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  • McGrigs have had a "grow at any cost" approach for the last few years - taking L&B in Belfast, Leds office in Aberdeen, and loads of ex-Halliwells/Hammonds people in manchester. However those types of add-ons should effectively pay for themselves as they're already revenue generating (albeit possibly at slightly lower rates now in the current market).
    The problem for McGrigs is the same as for every other firm - less work going around, at lower rates, but with the same number of salaries to pay. Real Estate and Construction especially.
    There are some cracking partners and people there who bring in some significant work, but at the bottom end of their partnership (where equity is a max of c.£150,000) to be honest they're not really any better/worse than anyone else, in that they'll feel the pinch of market conditions like everyone else.
    What firm HASN'T made redundancies in the last 2 years?

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  • Being ex-McGrigors, this is sad for me to see. Some of the partners and associates are extremely talented, but there is no doubt the ratio of partners/associates is incorrect and something had to give.
    Good luck to the 40 under consultation.

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  • "huge mistakes made by management"
    Was one of those mistakes not putting you into a position of responsibility?
    If you could do better why not go and set up your own firm and in doing so understand the tough decisions that have to be made by "management."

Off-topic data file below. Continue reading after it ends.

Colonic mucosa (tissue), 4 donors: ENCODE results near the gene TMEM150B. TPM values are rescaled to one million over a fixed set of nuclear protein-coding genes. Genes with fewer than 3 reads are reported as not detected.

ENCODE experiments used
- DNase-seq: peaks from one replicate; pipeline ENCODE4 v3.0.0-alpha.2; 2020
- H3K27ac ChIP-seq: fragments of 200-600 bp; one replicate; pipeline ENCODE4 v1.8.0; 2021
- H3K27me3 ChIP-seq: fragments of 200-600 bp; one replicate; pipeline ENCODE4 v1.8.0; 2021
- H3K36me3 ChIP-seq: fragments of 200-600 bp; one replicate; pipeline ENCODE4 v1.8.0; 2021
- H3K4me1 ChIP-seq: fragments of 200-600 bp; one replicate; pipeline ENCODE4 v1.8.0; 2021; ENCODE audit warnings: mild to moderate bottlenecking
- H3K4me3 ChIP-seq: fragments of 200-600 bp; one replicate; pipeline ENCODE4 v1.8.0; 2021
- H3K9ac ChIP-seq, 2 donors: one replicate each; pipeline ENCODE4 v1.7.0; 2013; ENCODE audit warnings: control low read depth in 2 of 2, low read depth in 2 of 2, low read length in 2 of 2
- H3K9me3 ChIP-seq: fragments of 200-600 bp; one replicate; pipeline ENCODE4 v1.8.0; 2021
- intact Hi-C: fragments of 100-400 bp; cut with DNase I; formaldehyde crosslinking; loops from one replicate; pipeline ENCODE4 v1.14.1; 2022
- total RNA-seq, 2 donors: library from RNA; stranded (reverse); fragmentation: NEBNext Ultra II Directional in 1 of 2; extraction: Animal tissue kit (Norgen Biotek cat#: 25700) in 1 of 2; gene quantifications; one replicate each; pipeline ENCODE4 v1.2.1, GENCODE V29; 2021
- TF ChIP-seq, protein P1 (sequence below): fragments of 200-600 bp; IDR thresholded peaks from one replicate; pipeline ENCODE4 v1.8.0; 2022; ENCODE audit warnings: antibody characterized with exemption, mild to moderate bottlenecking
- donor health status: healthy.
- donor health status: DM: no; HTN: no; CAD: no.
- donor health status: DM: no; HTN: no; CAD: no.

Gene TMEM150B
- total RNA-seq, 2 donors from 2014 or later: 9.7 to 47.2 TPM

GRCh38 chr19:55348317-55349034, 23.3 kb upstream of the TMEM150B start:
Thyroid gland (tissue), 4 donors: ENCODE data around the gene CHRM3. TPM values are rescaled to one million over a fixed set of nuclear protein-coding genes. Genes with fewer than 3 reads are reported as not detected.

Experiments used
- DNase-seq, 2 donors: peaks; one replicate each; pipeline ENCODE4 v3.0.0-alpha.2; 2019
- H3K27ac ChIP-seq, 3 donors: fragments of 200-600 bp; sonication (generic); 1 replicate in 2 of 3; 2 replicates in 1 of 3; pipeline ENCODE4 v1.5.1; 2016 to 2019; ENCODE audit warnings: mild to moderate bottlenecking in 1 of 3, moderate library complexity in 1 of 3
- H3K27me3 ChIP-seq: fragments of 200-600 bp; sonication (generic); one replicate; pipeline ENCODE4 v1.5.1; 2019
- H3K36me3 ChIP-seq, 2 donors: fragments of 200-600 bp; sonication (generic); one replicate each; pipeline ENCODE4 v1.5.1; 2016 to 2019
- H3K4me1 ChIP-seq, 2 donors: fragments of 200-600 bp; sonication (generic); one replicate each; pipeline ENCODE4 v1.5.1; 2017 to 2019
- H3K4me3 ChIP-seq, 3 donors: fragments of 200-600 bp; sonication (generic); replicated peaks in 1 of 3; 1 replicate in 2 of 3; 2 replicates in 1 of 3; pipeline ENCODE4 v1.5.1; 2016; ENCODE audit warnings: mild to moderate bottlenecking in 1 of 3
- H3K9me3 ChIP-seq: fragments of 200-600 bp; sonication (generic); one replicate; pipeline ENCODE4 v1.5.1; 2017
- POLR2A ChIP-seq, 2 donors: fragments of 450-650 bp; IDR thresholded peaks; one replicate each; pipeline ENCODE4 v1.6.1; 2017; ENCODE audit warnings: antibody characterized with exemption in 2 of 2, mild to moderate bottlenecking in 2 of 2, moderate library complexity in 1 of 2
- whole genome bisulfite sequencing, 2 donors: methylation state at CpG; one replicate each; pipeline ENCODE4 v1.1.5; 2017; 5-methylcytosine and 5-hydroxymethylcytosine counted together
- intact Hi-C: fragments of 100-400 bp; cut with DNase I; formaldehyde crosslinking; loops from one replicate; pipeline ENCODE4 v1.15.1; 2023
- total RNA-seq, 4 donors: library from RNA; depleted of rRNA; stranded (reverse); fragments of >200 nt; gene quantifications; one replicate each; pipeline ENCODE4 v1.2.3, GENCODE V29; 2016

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  • What was the criteria for "The Lawyer - Regional/National Firm of the Year"?

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  • "The partners own the business, and got there by hard graft, so they get to fire people. "
    Well, not quite. Lots of people graft; those who demonstrate they can contribute to the business get to own it. Thing is, it's easy to contribute to the business when there's 5 clients chasing every lawyer. Not so easy when there's 5 lawyers chasing every client.
    Law prides itself on being a profession. The professional thing is to step down. Sacking those not to blame for your own shortcomings may be business practice. But we're meant to be above that.

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  • Anonymous@2:43pm. You mention the A&O model. They cold-bloodedly culled 9% of their total workforce. Did you mean to say Norton Rose? That firm behaved remarkably well and deserve to be rewarded through greater staff loyalty for many years to come.

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  • There is little the Partners in the firm (or any other firm) can do about the general economic environment. There are plenty of jobs available for lawyers so, instead of complaining, those affected should just get out and look for a new role. No one owes you a living. You need to go and earn it.

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  • I've been with McGrigors for a few years. I will miss the cut ....this time. Internally its being badly handled. Its like a funeral in the office. We apparently merged with L'Estrange to improve the Belfast offering and the topline. But the revenue in Belfast is rubbish and the partners there don't see eye to eye. But thats a whole other story... The jury is still out on Manchester and London should be cut adrift. I have lost confidence in the management team, as have the majority of people sitting close to me. (ps .. I hear the office in the Falklands is going ok...)

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  • Talking of Dickinson Dees, word on the street is that they're ordering in 30 new cardboard boxes for the end of this month.

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  • As an ex-mcgrigors person, I have to say I dont agree with the negative comments on here. Mcgs was a great firm to work for and generally they treat their staff very well in comparison to many other firms in the market. best of luck to the current staff.